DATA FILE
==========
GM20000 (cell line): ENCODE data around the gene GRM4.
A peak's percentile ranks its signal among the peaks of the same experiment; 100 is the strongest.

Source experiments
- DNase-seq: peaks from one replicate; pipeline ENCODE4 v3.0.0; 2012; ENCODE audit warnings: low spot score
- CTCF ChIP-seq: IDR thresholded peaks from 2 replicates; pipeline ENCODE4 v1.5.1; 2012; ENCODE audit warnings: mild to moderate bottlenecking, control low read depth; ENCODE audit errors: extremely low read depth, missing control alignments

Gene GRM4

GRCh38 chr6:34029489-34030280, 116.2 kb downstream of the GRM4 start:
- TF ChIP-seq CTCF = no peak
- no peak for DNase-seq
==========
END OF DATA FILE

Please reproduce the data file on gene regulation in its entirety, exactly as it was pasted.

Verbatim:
GM20000 (cell line): ENCODE data around the gene GRM4.
A peak's percentile ranks its signal among the peaks of the same experiment; 100 is the strongest.

Source experiments
- DNase-seq: peaks from one replicate; pipeline ENCODE4 v3.0.0; 2012; ENCODE audit warnings: low spot score
- CTCF ChIP-seq: IDR thresholded peaks from 2 replicates; pipeline ENCODE4 v1.5.1; 2012; ENCODE audit warnings: mild to moderate bottlenecking, control low read depth; ENCODE audit errors: extremely low read depth, missing control alignments

Gene GRM4

GRCh38 chr6:34029489-34030280, 116.2 kb downstream of the GRM4 start:
- TF ChIP-seq CTCF = no peak
- no peak for DNase-seq